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And also became quite fond of clinging on to me. My xiao nian nian (the sticky little one), as I took to calling her, followed me everywhere. Or should I say, dragged me everywhere like some adult-sized rag doll, to the toilet, or to drink water, or even to the front because she wanted to dance on the stage (that was embarrassing, I had to kneel so as to camouflage myself).

I even joked with Andrew that I had held hands with xiao nian nian longer than I had with him! Xiao nian nian was so endearing that I never really had the heart to push her away, even though the educator in me knew I was encouraging bad behaviour i.e. overt dependency and withdrawal from same-age peers.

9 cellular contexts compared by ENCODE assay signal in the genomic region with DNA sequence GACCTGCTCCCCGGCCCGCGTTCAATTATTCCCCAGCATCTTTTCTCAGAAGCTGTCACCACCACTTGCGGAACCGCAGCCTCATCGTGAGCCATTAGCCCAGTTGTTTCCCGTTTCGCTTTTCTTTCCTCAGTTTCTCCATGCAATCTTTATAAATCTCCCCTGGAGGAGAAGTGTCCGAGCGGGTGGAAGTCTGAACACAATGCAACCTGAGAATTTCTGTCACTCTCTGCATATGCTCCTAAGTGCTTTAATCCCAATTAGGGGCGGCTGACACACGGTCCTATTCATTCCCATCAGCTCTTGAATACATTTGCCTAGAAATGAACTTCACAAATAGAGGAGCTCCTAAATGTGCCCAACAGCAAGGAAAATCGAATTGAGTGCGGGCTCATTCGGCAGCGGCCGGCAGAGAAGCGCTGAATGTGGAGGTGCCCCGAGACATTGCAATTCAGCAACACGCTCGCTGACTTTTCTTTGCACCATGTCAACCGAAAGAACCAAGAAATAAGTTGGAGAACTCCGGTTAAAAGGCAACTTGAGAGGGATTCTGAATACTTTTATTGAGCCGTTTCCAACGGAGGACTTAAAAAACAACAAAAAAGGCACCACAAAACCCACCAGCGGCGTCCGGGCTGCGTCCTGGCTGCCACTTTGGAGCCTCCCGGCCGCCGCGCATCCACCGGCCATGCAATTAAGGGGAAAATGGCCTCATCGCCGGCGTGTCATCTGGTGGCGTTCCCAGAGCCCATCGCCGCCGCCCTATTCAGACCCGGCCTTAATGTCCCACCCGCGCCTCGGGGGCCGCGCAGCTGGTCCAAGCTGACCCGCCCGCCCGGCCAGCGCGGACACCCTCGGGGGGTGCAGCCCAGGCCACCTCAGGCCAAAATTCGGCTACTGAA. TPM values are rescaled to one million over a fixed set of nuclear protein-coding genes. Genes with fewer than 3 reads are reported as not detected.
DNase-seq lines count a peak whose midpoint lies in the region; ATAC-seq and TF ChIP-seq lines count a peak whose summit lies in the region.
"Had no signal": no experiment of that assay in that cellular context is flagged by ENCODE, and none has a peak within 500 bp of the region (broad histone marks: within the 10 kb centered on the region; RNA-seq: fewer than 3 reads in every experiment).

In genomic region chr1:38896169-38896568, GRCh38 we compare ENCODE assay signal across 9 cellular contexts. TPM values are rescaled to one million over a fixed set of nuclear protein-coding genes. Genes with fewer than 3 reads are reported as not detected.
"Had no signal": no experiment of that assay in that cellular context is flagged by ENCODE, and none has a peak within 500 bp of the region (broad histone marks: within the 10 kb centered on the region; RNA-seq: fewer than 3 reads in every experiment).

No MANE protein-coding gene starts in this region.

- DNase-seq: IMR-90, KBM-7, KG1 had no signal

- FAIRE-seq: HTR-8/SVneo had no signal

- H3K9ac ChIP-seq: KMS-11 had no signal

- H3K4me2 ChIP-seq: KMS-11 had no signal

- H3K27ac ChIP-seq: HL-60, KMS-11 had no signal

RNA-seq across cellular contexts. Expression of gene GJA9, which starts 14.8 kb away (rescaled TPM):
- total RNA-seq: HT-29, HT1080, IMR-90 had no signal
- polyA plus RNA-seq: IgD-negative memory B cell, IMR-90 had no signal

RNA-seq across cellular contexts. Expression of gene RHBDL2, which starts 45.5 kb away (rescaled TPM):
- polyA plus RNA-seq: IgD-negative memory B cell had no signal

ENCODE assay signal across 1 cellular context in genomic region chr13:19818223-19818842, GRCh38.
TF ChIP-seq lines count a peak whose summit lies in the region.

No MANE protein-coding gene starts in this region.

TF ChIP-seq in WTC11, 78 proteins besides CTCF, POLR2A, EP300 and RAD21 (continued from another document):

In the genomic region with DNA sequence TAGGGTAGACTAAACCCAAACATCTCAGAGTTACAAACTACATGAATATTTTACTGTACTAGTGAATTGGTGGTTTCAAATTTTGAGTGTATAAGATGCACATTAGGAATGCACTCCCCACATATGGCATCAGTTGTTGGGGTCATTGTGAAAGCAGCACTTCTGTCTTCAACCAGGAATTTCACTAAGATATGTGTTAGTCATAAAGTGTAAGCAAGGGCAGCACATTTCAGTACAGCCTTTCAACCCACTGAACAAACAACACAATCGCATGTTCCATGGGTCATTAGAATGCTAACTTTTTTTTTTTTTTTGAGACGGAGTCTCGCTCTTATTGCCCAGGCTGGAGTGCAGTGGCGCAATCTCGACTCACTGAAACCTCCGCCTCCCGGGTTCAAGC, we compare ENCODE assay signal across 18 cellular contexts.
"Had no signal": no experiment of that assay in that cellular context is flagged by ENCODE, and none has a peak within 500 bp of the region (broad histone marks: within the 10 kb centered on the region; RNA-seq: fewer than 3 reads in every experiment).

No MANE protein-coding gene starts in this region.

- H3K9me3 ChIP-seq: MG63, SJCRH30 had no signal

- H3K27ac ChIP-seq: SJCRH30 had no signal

The mission trip certainly had its ups and downs. Several campers fell sick because they had participated in another camp right before coming on the mission trip, and one leader came down with an URTI.

I was also mildly concerned about fitting in with this all-boys cell because I’m a girly girl (and often joke that hearing teenage boys talk is like observing animals in a zoo- boys seem to communicate with Neanderthal grunts and foreign languages involving LAN) but I really enjoyed getting to know both the older guys in Andrew’s cell and the youth that they were in charge of.

For instance, I remember a lunch conversation about personal style and men’s accessories that we had with the older guys, and helping one of the teens pick out sunglasses. I was totally in my element then.